2. A clutch control system for a vehicle comprising: an engine; a direct current generator driven by said engine, said generator including an armature winding and a shunt field win-ding; clutch means comprising a driving clutch member connected to be driven by said engine and a driven clutch member connected to drive a wheel of said vehicle; electromagnetic means including an exciting winding for producing progressively increasing torque transmission from said driving member to said driven member accompanying progressively increasing direct current flow through said exciting winding; electromagnetic vibrator means comprising a movable contact and first and second stationary contacts selectively engageable by said movable contact, said vibrator means comprising an operating winding connected across said armature winding, said movable contact being yieldingly urged into engagement with said first contact and away from said second contact with said operating winding deenergized, said movable contact being disengageable from said first contact when a predetermined minimum energizing potential is applied to said operating winding and engageable with said second contact when a potential exceeding said minimum potential is applied to said operating winding; circuit means connected said exciting winding between said movable contact and said first contact; and further circuit means connecting said shunt field winding between said movable contact and said second contact, said first and second contacts being connected across said armature winding.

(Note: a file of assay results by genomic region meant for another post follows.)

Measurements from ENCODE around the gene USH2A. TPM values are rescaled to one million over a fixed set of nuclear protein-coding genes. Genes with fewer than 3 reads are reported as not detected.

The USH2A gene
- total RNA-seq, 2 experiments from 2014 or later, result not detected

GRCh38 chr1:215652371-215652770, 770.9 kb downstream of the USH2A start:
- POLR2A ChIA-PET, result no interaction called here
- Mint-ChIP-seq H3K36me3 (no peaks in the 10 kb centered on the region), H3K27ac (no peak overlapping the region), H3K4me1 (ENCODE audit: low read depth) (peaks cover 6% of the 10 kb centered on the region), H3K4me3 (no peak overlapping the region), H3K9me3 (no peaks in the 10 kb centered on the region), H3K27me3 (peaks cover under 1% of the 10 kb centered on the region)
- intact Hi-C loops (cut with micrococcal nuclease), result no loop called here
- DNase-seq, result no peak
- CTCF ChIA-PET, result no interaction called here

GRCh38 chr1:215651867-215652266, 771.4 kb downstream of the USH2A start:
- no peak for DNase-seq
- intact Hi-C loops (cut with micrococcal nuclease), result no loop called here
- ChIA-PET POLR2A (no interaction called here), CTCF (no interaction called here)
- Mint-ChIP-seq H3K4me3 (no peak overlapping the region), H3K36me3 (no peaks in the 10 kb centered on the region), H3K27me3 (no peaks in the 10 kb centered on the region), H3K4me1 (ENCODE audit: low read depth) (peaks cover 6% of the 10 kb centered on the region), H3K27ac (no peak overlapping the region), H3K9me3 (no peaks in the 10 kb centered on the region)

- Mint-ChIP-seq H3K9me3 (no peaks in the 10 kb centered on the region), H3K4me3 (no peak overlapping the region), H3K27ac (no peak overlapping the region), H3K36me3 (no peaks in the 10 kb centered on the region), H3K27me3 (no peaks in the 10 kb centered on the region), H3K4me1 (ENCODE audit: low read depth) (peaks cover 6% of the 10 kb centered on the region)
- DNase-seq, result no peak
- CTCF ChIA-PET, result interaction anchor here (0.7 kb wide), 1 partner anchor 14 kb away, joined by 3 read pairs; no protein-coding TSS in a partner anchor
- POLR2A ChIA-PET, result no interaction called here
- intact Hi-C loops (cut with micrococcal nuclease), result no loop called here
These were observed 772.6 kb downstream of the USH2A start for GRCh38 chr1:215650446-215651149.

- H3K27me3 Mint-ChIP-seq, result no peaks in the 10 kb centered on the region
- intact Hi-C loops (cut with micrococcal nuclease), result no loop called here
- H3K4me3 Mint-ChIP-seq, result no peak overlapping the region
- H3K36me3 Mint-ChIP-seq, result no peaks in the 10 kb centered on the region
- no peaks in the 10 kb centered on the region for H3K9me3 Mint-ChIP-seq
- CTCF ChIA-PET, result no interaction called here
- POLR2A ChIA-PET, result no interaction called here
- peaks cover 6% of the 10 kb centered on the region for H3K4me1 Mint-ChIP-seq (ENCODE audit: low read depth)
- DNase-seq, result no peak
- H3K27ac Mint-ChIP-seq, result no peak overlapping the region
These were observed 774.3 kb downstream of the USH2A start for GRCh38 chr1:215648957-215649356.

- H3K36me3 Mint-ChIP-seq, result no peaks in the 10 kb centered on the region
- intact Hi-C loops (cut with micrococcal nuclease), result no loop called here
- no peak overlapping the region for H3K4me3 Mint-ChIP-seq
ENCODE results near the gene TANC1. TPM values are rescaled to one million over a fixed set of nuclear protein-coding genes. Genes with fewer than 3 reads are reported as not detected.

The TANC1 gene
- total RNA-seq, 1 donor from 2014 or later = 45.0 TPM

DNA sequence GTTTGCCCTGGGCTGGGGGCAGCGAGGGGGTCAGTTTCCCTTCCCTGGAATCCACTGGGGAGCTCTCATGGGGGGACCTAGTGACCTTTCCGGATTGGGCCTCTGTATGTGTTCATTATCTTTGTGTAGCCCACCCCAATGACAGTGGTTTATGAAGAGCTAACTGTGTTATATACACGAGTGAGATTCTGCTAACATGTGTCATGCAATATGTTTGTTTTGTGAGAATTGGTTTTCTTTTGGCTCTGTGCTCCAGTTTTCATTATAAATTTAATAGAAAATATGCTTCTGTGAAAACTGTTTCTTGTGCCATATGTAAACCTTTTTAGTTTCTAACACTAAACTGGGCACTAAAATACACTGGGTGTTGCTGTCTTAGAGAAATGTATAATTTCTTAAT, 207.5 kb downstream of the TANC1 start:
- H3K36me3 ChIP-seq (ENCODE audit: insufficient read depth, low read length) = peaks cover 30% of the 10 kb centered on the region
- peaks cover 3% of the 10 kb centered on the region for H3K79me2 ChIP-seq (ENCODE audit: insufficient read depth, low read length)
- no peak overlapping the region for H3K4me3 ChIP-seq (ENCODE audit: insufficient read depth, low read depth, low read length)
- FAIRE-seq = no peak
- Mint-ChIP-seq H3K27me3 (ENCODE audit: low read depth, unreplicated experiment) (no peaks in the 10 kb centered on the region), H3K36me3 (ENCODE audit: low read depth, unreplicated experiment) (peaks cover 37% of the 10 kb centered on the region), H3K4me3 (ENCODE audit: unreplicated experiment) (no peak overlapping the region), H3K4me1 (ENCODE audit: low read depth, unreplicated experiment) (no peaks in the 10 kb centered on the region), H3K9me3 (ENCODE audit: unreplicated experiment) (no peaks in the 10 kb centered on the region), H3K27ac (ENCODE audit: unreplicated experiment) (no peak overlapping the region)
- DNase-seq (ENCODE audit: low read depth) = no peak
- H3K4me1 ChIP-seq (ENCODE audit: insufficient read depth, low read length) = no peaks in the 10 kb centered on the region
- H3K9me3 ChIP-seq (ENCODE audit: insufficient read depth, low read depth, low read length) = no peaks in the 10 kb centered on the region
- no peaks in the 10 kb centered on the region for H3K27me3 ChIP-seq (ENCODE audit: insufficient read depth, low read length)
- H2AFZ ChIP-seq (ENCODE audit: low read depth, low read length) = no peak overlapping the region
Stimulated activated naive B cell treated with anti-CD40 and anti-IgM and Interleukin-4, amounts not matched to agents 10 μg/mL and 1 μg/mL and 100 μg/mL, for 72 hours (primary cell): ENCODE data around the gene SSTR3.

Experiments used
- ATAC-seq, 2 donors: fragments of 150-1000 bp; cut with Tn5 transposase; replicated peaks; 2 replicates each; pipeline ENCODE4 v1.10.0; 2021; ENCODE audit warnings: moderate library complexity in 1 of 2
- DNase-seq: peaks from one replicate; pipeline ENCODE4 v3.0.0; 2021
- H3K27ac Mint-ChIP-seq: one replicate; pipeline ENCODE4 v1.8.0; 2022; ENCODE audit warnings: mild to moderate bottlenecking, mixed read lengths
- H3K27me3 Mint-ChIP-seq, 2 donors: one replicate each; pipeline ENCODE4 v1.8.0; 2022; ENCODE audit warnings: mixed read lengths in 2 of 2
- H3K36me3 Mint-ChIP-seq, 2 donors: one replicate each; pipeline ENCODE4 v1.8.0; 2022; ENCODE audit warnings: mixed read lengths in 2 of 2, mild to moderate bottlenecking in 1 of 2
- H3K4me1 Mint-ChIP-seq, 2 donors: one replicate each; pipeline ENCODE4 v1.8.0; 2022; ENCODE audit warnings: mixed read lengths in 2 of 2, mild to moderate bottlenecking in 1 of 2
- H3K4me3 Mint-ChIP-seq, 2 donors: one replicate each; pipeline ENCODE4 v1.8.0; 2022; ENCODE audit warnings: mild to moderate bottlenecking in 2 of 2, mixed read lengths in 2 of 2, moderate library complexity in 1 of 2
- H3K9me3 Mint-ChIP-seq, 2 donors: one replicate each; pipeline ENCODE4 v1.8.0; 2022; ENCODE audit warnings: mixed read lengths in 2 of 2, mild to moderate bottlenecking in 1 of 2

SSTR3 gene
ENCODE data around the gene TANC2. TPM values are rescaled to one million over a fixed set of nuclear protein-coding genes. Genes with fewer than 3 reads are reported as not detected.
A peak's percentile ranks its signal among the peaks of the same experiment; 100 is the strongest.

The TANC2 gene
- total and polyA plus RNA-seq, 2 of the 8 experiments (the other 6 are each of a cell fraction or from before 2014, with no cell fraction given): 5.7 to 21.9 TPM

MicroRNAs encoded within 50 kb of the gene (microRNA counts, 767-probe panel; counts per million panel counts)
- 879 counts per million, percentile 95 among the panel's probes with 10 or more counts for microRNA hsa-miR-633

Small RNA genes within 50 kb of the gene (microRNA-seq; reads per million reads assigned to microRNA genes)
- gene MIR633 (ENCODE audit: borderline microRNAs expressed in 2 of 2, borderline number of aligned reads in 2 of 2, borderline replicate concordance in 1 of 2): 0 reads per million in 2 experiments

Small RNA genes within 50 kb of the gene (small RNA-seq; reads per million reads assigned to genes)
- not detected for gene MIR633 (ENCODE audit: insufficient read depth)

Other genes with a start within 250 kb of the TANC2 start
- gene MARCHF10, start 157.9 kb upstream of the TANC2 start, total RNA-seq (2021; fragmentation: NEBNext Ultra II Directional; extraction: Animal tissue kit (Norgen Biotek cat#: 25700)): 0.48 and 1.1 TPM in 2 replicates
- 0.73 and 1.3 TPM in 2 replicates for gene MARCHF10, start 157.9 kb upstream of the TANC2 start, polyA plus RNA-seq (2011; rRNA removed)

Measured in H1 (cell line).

3. A clutch control system according to claim 2, in which said clutch means comprises means defining a gap between said driving and driven members and a magnetizable fluid confined within said gap; said electromagnetic means causing magnetization of said fluid in response to current flow through said exciting winding.

4. A clutch control system according to claim 2, further comprising a resistor connected in series with said shunt field winding and switch means for selectively short-circuiting said resistor.

5. A clutch control system according to claim 4,

wherein said switch means comprises a mercury switch adapted to close in response to an uphill inclination of said vehicle.

References Cited by the Examiner UNITED STATES PATENTS Re. 24,608 2/1959 Winther 19221.5

1,794,613 3/1931 Heany. 2,030,673 2/ 1936 Wunsche 31094 X 2,467,968 4/1949 Critchfield et al. 310-95 X 2,498,793 2/1950 Critchfield et al. 31094 X 2,513,521 7/1950 Sampietro et al. 192-103 X 2,684,138 7/1954 Buckman 192--21.5 2,896,757 7/1959 Palys 192103 X 2,974,769 3/1961 Henderson '192103 BENJAMIN HERSH, Primary Examiner.


E. E. PORTER, Assistant Examiner.

Patent Citations
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Referenced by
Citing PatentFiling datePublication dateApplicantTitle